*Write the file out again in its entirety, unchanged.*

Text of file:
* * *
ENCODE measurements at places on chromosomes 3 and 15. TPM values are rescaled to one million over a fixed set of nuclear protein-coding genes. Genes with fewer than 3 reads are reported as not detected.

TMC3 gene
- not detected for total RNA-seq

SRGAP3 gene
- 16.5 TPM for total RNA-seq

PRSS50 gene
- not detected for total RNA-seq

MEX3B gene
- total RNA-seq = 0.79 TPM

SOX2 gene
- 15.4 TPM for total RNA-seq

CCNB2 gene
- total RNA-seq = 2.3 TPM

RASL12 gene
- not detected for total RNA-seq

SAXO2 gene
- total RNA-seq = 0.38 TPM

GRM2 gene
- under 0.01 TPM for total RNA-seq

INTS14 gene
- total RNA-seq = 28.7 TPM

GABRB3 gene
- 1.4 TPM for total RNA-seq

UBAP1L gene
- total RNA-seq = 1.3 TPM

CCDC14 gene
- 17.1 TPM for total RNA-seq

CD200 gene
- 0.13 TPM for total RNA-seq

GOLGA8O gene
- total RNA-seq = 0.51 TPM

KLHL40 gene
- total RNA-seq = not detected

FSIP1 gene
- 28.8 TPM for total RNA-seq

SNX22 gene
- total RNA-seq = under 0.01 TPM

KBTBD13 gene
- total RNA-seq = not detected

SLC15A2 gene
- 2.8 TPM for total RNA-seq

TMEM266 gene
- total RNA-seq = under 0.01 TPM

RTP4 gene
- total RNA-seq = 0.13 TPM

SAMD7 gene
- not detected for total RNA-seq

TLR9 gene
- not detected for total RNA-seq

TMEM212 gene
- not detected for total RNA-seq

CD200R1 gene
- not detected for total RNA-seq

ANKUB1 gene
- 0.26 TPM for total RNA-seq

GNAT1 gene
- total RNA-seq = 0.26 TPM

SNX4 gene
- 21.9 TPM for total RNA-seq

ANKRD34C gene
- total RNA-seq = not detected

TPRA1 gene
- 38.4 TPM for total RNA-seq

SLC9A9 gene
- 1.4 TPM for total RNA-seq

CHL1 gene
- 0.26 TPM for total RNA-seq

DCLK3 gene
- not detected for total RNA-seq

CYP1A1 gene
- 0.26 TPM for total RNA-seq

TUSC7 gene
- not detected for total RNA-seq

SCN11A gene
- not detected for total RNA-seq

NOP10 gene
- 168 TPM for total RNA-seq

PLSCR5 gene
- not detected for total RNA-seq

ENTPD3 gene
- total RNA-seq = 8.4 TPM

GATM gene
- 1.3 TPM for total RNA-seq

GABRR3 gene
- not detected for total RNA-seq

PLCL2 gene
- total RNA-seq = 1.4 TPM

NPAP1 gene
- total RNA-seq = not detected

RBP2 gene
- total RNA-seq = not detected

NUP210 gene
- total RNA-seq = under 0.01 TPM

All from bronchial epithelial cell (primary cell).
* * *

ENCODE measurements at places on chromosomes 3 and 15. TPM values are rescaled to one million over a fixed set of nuclear protein-coding genes. Genes with fewer than 3 reads are reported as not detected.

TMC3 gene
- not detected for total RNA-seq

SRGAP3 gene
- 16.5 TPM for total RNA-seq

PRSS50 gene
- not detected for total RNA-seq

MEX3B gene
- total RNA-seq = 0.79 TPM

SOX2 gene
- 15.4 TPM for total RNA-seq

CCNB2 gene
- total RNA-seq = 2.3 TPM

RASL12 gene
- not detected for total RNA-seq

SAXO2 gene
- total RNA-seq = 0.38 TPM

GRM2 gene
- under 0.01 TPM for total RNA-seq

INTS14 gene
- total RNA-seq = 28.7 TPM

GABRB3 gene
- 1.4 TPM for total RNA-seq

UBAP1L gene
- total RNA-seq = 1.3 TPM

CCDC14 gene
- 17.1 TPM for total RNA-seq

CD200 gene
- 0.13 TPM for total RNA-seq

GOLGA8O gene
- total RNA-seq = 0.51 TPM

KLHL40 gene
- total RNA-seq = not detected

FSIP1 gene
- 28.8 TPM for total RNA-seq

SNX22 gene
- total RNA-seq = under 0.01 TPM

KBTBD13 gene
- total RNA-seq = not detected

SLC15A2 gene
- 2.8 TPM for total RNA-seq

TMEM266 gene
- total RNA-seq = under 0.01 TPM

RTP4 gene
- total RNA-seq = 0.13 TPM

SAMD7 gene
- not detected for total RNA-seq

TLR9 gene
- not detected for total RNA-seq

TMEM212 gene
- not detected for total RNA-seq

CD200R1 gene
- not detected for total RNA-seq

ANKUB1 gene
- 0.26 TPM for total RNA-seq

GNAT1 gene
- total RNA-seq = 0.26 TPM

SNX4 gene
- 21.9 TPM for total RNA-seq

ANKRD34C gene
- total RNA-seq = not detected

TPRA1 gene
- 38.4 TPM for total RNA-seq

SLC9A9 gene
- 1.4 TPM for total RNA-seq

CHL1 gene
- 0.26 TPM for total RNA-seq

DCLK3 gene
- not detected for total RNA-seq

CYP1A1 gene
- 0.26 TPM for total RNA-seq

TUSC7 gene
- not detected for total RNA-seq

SCN11A gene
- not detected for total RNA-seq

NOP10 gene
- 168 TPM for total RNA-seq

PLSCR5 gene
- not detected for total RNA-seq

ENTPD3 gene
- total RNA-seq = 8.4 TPM

GATM gene
- 1.3 TPM for total RNA-seq

GABRR3 gene
- not detected for total RNA-seq

PLCL2 gene
- total RNA-seq = 1.4 TPM

NPAP1 gene
- total RNA-seq = not detected

RBP2 gene
- total RNA-seq = not detected

NUP210 gene
- total RNA-seq = under 0.01 TPM

All from bronchial epithelial cell (primary cell).